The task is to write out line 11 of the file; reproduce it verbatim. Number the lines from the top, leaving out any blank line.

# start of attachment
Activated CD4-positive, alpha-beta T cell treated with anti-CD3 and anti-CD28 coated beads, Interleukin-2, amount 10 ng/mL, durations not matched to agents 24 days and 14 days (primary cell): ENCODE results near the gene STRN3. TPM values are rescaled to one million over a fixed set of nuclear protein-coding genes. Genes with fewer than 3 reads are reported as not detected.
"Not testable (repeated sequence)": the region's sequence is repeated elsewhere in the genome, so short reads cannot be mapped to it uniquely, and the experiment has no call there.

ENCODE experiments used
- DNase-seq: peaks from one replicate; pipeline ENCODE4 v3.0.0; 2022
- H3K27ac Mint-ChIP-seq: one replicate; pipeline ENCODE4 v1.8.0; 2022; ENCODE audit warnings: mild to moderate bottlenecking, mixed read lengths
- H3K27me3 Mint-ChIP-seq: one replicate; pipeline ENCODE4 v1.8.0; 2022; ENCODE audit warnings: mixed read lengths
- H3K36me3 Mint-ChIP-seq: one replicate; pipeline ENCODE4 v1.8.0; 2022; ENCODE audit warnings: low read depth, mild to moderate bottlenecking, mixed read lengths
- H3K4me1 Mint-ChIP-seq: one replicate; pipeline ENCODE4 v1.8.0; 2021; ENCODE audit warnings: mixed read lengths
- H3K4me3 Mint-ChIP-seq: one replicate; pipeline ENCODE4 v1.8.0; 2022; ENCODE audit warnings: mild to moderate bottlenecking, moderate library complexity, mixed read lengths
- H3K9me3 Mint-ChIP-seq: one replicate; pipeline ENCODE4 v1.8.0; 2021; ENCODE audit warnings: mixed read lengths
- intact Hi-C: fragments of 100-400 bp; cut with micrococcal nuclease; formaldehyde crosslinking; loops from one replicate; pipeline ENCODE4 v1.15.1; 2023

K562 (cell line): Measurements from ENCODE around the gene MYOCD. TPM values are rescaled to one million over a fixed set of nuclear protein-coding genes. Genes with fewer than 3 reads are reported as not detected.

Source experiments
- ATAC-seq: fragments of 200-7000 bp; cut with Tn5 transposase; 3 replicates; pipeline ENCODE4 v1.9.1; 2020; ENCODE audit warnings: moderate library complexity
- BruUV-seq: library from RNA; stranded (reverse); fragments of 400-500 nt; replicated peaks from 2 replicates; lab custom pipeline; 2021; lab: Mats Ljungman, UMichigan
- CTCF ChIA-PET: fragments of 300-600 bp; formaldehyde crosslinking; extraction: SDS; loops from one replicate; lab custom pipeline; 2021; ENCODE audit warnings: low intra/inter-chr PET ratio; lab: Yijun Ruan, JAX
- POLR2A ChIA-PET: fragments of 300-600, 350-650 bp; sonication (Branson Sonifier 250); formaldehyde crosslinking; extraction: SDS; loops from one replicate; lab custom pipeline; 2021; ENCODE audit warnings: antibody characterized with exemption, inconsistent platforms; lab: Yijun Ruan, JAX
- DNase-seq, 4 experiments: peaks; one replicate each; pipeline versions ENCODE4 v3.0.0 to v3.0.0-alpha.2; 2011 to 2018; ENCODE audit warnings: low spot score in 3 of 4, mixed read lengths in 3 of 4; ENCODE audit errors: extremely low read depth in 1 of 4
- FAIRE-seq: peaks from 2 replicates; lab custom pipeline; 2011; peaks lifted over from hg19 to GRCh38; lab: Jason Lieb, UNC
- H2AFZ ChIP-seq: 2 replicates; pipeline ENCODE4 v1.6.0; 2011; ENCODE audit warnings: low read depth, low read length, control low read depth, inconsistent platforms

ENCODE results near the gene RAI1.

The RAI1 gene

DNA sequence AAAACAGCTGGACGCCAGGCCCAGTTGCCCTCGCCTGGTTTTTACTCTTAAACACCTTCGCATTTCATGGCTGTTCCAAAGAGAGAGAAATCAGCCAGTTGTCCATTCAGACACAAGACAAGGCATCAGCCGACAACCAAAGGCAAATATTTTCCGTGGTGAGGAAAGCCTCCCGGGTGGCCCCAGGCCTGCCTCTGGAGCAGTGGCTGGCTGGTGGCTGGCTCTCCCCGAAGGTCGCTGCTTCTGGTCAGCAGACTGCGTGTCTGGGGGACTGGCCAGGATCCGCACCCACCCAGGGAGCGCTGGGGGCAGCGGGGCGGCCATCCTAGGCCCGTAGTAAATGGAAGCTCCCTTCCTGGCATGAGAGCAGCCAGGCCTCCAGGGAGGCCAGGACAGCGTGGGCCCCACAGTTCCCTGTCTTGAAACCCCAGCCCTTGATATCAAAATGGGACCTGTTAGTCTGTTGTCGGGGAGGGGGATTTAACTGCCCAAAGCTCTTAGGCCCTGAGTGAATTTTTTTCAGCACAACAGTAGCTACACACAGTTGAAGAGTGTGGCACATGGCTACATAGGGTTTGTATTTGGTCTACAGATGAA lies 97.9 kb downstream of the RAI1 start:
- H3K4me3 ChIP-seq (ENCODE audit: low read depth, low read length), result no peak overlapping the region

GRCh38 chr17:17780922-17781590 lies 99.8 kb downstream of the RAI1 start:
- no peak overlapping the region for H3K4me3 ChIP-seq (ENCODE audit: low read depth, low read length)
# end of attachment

- intact Hi-C: fragments of 100-400 bp; cut with micrococcal nuclease; formaldehyde crosslinking; loops from one replicate; pipeline ENCODE4 v1.15.1; 2023